Major Department

Global Health Studies

College

College of Liberal Arts & Sciences

Degree

BS (Bachelor of Science)

Session and Year of Graduation

Spring 2021

Honors Major Advisor

Waltraud Maierhofer

Thesis Mentor

Margaret Carrel

Abstract

Globally, billions of people face water insecurity, negatively impacting not only health but other facets of their lives. Prior research indicates that water security is not evenly distributed between nor within populations, and inequities are predicated upon many factors, including gender and wealth. One aspect in the complex landscape of water insecurity is accessibility, the focus of this research. We aim to explore water accessibility in South Africa, a nation with a complicated relationship with water, by examining the association of current water access with various sociodemographic characteristics. Further, we look at the potential effects of future climate change on existing water inaccessibility.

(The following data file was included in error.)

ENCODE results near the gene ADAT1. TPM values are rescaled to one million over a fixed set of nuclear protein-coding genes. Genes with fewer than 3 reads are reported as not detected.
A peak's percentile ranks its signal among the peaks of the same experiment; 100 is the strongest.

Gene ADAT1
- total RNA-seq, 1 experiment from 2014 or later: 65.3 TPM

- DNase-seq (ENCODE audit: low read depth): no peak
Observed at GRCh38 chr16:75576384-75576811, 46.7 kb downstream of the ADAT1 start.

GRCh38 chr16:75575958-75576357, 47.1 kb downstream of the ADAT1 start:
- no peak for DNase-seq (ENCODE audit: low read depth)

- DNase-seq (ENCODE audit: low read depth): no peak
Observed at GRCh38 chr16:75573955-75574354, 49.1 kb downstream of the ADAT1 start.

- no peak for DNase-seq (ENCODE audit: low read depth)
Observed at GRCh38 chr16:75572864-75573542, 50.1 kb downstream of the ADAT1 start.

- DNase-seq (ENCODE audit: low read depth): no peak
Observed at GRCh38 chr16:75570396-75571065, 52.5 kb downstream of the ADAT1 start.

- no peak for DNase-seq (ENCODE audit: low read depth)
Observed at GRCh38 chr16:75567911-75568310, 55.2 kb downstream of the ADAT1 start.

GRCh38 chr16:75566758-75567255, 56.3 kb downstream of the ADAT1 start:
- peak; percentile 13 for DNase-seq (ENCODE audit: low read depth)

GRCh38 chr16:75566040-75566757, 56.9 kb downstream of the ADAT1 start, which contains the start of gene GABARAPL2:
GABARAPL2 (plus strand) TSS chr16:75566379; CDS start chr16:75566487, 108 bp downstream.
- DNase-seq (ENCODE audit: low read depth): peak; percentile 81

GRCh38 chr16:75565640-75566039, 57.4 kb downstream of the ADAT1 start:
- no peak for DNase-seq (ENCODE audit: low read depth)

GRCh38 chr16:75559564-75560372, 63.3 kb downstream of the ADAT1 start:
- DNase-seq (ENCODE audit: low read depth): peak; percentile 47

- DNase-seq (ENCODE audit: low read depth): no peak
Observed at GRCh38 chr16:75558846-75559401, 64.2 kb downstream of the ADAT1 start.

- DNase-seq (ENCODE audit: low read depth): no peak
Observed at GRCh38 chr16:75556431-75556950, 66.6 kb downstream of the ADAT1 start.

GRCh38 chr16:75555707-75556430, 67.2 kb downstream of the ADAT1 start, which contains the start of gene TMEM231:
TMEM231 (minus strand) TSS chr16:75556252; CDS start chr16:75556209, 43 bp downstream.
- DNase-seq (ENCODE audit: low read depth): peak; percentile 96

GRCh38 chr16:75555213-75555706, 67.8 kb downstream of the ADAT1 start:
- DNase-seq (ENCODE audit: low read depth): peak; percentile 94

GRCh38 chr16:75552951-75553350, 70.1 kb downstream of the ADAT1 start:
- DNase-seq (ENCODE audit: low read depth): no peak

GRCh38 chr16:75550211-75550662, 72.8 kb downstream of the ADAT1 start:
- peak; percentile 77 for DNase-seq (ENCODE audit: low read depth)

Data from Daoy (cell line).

Using a nationwide, representative survey, we mapped water inaccessibility hotspots across the country. We used a logistic regression model to study the association between water inaccessibility and household characteristics. Using predictions for precipitation levels under various climate models, we mapped and plotted the relationship between locations of current water inaccessibility and decreases in precipitation in the coming decades.

We found rural location and larger household size to be associated with increased water inaccessibility. Increasing wealth index was associated with decreased water inaccessibility. While hotspots of water inaccessibility were detected, we did not find relationship between these locations of current water inaccessibility and projected precipitation declines.

This research is significant in its potential to influence policy decisions about where to target water accessibility interventions in the present. Although the data did not show future declines in precipitation to be associated with current water inaccessibility, there are likely other factors that are associated with these changes, highlighting the need for more research to influence targeted interventions in the coming decades as the climate crisis continues.

Keywords

Global health, geography, water citizenship, water rights, Sustainable Development Goals

Total Pages

36 pages

Copyright

Copyright © 2021 Lindsay Cobb

COinS
 

URL

https://ir.uiowa.edu/honors_theses/378